Certainly her life was unpredictable. Even her death — in 1971, at the age of 87 in her private quarters at the Ritz Hotel — was a plush ending that probably would not have been predicted for Chanel by the nuns in the Aubazine orphanage, where she spent time as a ward of the state after her mother died and her father ran off. No doubt the sisters at the convent in Moulins, who took her in when she was 17, raised their eyebrows when the young woman left the seamstress job they had helped her get to try for a career as a cabaret singer. This stint as a performer — she was apparently charming but no Piaf — led her to take up with the local swells and become the backup mistress of Etienne Balsan, a playboy who would finance her move to Paris and the opening of her first hat business. That arrangement gave way to a bigger and better deal when she moved on to his friend, Arthur ("Boy") Capel, who is said to have been the love of her life and who backed her expansion from hats to clothes and from Paris to the coastal resorts of Deauville and Biarritz. One of her first successes was the loose-fitting sweater, which she belted and teamed with a skirt. These early victories were similar to the clothes she had been making for herself — women's clothes made out of Everyman materials such as jersey, usually associated with men's undergarments.
Throughout the '20s, Chanel's social, sexual and professional progress continued, and her eminence grew to the status of legend. By the early '30s she'd been courted by Hollywood, gone and come back. She had almost married one of the richest men in Europe, the Duke of Westminster; when she didn't, her explanation was, "There have been several Duchesses of Westminster. There is only one Chanel." In fact, there were many Coco Chanels, just as her work had many phases and many styles, including Gypsy skirts, over-the-top fake jewelry and glittering evening wear — made of crystal and jet beads laid over black and white georgette crepe — not just the plainer jersey suits and "little black dresses" that made her famous. But probably the single element that most ensured Chanel's being remembered, even when it would have been easier to write her off, is not a piece of clothing but a form of liquid gold — Chanel No. 5, in its Art Deco bottle, which was launched in 1923. It was the first perfume to bear a designer's name.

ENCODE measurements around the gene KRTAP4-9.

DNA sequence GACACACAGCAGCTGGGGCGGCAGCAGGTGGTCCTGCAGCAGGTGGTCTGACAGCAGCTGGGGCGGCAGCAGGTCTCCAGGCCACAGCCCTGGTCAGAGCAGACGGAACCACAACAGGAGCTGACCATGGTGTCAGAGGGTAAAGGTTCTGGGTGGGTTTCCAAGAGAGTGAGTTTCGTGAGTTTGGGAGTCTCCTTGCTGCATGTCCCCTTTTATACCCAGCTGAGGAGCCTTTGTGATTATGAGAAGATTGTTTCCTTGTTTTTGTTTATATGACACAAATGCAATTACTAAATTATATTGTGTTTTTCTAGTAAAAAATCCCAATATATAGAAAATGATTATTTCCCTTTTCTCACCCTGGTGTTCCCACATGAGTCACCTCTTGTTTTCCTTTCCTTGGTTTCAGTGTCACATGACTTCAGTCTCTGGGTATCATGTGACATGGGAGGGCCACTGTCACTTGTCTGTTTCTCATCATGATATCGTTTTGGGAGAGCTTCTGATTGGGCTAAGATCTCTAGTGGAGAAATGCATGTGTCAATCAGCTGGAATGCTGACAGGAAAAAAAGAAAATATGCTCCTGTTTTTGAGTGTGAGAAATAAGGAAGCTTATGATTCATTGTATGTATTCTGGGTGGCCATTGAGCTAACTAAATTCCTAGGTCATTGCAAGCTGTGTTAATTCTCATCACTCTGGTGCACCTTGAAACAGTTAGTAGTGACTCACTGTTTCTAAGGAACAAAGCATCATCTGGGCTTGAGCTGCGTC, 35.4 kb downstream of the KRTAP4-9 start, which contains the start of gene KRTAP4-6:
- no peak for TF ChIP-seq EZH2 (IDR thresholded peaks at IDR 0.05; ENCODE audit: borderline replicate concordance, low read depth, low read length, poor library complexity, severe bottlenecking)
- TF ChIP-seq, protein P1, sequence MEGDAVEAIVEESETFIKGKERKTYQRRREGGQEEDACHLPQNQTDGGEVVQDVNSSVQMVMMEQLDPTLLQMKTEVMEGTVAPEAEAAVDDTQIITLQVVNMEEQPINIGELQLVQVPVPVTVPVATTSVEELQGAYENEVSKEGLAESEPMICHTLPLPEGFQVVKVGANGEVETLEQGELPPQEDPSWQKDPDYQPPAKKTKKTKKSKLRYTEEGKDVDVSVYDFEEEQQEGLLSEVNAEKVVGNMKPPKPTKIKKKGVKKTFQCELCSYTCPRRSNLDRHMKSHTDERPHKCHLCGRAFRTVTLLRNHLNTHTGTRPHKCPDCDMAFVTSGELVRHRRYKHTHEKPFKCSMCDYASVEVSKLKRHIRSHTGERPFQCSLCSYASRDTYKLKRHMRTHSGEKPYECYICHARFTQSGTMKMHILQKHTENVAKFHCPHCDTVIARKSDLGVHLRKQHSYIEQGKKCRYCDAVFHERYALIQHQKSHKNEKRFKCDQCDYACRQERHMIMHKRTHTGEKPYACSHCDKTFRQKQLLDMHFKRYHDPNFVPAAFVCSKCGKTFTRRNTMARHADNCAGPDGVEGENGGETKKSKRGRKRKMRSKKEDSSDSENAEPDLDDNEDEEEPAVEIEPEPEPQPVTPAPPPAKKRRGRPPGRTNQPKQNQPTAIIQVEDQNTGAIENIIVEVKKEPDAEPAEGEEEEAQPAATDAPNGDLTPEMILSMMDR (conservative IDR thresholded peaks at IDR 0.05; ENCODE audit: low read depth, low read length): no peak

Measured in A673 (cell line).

One could say perfume helped keep Chanel's name pretty throughout the period when her reputation got ugly: World War II. This is when her anti-Semitism, homophobia (even though she herself dabbled in bisexuality) and other base inclinations emerged. She responded to the war by shutting down her fashion business and hooking up with Hans Gunther von Dincklage, a Nazi officer whose favors included permission to reside in her beloved Ritz Hotel. Years later, in 1954, when she decided to make a comeback, her name still had "disgraced" attached to it.
Depending on the source, Chanel's return to the fashion world has been variously attributed to falling perfume sales, disgust at what she was seeing in the fashion of the day or simple boredom. All these explanations seem plausible, and so does Karl Lagerfeld's theory of why, this time around, the Chanel suit met such phenomenal success. Lagerfeld — who designs Chanel today and who has turned the company into an even bigger, more tuned-in business than it was before — points out, "By the '50s she had the benefit of distance, and so could truly distill the Chanel look. Time and culture had caught up with her." In Europe, her return to fashion was deemed an utter flop at first, but Americans couldn't buy her suits fast enough. Yet again Chanel had put herself into the yolk of the zeitgeist. By the time Katharine Hepburn played her on Broadway in 1969, Chanel had achieved first-name recognition and was simply Coco.
Ingrid Sischy is editor in chief of Interview and a contributing editor to Vanity Fair